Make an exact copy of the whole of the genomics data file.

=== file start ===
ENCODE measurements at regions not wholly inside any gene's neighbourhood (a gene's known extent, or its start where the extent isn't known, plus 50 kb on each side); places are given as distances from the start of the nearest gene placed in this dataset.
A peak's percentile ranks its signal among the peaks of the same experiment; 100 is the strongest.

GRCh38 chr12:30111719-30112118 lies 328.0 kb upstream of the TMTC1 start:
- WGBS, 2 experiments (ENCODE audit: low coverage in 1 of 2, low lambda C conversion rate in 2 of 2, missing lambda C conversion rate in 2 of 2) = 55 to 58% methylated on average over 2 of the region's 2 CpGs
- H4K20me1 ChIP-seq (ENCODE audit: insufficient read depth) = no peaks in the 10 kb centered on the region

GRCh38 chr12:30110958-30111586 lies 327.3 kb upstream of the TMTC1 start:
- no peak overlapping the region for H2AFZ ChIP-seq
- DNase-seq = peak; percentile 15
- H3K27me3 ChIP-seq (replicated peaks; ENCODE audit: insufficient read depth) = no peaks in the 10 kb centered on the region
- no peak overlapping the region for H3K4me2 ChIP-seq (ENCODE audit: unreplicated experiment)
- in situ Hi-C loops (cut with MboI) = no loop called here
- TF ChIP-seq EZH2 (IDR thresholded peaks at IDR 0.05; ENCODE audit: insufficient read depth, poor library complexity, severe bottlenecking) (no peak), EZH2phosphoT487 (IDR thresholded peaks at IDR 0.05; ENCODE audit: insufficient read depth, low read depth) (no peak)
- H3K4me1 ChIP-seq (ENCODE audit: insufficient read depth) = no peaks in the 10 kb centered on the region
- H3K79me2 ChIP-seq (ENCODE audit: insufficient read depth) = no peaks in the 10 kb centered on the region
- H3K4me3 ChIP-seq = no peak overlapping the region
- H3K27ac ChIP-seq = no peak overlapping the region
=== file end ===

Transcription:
ENCODE measurements at regions not wholly inside any gene's neighbourhood (a gene's known extent, or its start where the extent isn't known, plus 50 kb on each side); places are given as distances from the start of the nearest gene placed in this dataset.
A peak's percentile ranks its signal among the peaks of the same experiment; 100 is the strongest.

GRCh38 chr12:30111719-30112118 lies 328.0 kb upstream of the TMTC1 start:
- WGBS, 2 experiments (ENCODE audit: low coverage in 1 of 2, low lambda C conversion rate in 2 of 2, missing lambda C conversion rate in 2 of 2) = 55 to 58% methylated on average over 2 of the region's 2 CpGs
- H4K20me1 ChIP-seq (ENCODE audit: insufficient read depth) = no peaks in the 10 kb centered on the region

GRCh38 chr12:30110958-30111586 lies 327.3 kb upstream of the TMTC1 start:
- no peak overlapping the region for H2AFZ ChIP-seq
- DNase-seq = peak; percentile 15
- H3K27me3 ChIP-seq (replicated peaks; ENCODE audit: insufficient read depth) = no peaks in the 10 kb centered on the region
- no peak overlapping the region for H3K4me2 ChIP-seq (ENCODE audit: unreplicated experiment)
- in situ Hi-C loops (cut with MboI) = no loop called here
- TF ChIP-seq EZH2 (IDR thresholded peaks at IDR 0.05; ENCODE audit: insufficient read depth, poor library complexity, severe bottlenecking) (no peak), EZH2phosphoT487 (IDR thresholded peaks at IDR 0.05; ENCODE audit: insufficient read depth, low read depth) (no peak)
- H3K4me1 ChIP-seq (ENCODE audit: insufficient read depth) = no peaks in the 10 kb centered on the region
- H3K79me2 ChIP-seq (ENCODE audit: insufficient read depth) = no peaks in the 10 kb centered on the region
- H3K4me3 ChIP-seq = no peak overlapping the region
- H3K27ac ChIP-seq = no peak overlapping the region